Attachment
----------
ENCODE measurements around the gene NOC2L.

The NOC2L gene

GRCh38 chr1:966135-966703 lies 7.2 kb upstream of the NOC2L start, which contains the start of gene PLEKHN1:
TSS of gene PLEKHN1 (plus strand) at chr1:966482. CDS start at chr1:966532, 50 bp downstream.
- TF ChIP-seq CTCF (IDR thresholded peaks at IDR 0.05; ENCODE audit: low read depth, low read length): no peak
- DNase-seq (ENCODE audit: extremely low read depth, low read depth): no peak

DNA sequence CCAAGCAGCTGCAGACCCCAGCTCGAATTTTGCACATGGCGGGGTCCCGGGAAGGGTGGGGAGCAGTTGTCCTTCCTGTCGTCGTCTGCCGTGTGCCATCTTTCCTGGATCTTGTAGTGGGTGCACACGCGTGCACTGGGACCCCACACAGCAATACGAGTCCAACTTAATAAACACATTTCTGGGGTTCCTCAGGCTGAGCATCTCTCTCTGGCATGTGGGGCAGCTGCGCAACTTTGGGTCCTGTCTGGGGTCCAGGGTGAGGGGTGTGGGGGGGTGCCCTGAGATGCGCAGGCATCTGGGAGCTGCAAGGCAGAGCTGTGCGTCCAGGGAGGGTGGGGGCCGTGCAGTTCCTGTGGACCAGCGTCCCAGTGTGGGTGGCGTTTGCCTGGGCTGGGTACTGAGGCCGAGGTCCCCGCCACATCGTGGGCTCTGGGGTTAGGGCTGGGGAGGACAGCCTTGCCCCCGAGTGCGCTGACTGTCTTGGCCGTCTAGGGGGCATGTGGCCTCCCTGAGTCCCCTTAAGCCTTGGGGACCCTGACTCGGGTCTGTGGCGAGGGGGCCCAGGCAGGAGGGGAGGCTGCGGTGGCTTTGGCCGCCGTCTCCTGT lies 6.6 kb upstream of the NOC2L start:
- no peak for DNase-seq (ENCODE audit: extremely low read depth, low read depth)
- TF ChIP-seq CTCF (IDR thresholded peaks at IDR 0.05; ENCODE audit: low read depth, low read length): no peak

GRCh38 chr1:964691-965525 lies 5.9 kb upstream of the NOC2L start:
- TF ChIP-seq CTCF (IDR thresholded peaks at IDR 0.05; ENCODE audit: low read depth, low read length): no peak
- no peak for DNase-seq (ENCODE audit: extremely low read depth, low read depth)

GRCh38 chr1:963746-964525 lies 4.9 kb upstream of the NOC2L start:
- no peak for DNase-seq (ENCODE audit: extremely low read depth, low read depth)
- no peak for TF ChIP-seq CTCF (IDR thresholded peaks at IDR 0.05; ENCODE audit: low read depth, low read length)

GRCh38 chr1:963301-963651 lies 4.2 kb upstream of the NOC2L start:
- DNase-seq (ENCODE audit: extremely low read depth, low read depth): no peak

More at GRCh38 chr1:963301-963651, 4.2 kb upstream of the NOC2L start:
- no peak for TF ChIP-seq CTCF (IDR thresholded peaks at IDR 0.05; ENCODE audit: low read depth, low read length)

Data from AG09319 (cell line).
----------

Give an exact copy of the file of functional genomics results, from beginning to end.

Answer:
ENCODE measurements around the gene NOC2L.

The NOC2L gene

GRCh38 chr1:966135-966703 lies 7.2 kb upstream of the NOC2L start, which contains the start of gene PLEKHN1:
TSS of gene PLEKHN1 (plus strand) at chr1:966482. CDS start at chr1:966532, 50 bp downstream.
- TF ChIP-seq CTCF (IDR thresholded peaks at IDR 0.05; ENCODE audit: low read depth, low read length): no peak
- DNase-seq (ENCODE audit: extremely low read depth, low read depth): no peak

DNA sequence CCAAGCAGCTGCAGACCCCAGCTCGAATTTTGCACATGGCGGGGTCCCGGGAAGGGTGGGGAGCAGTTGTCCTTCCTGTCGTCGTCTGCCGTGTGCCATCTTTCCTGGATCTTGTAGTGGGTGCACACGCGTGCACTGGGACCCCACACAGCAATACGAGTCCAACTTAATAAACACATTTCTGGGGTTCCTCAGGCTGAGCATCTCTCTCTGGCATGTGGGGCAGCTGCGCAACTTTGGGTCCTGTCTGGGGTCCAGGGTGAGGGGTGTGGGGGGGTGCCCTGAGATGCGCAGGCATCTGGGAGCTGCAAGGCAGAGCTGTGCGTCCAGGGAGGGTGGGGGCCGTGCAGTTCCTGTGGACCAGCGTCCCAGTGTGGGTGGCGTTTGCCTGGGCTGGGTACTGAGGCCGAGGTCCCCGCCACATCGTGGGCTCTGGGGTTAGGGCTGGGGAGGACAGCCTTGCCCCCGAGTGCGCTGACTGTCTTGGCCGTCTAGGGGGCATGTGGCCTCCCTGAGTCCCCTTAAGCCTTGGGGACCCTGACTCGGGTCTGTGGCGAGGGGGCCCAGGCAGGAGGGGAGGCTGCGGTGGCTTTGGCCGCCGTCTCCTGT lies 6.6 kb upstream of the NOC2L start:
- no peak for DNase-seq (ENCODE audit: extremely low read depth, low read depth)
- TF ChIP-seq CTCF (IDR thresholded peaks at IDR 0.05; ENCODE audit: low read depth, low read length): no peak

GRCh38 chr1:964691-965525 lies 5.9 kb upstream of the NOC2L start:
- TF ChIP-seq CTCF (IDR thresholded peaks at IDR 0.05; ENCODE audit: low read depth, low read length): no peak
- no peak for DNase-seq (ENCODE audit: extremely low read depth, low read depth)

GRCh38 chr1:963746-964525 lies 4.9 kb upstream of the NOC2L start:
- no peak for DNase-seq (ENCODE audit: extremely low read depth, low read depth)
- no peak for TF ChIP-seq CTCF (IDR thresholded peaks at IDR 0.05; ENCODE audit: low read depth, low read length)

GRCh38 chr1:963301-963651 lies 4.2 kb upstream of the NOC2L start:
- DNase-seq (ENCODE audit: extremely low read depth, low read depth): no peak

More at GRCh38 chr1:963301-963651, 4.2 kb upstream of the NOC2L start:
- no peak for TF ChIP-seq CTCF (IDR thresholded peaks at IDR 0.05; ENCODE audit: low read depth, low read length)

Data from AG09319 (cell line).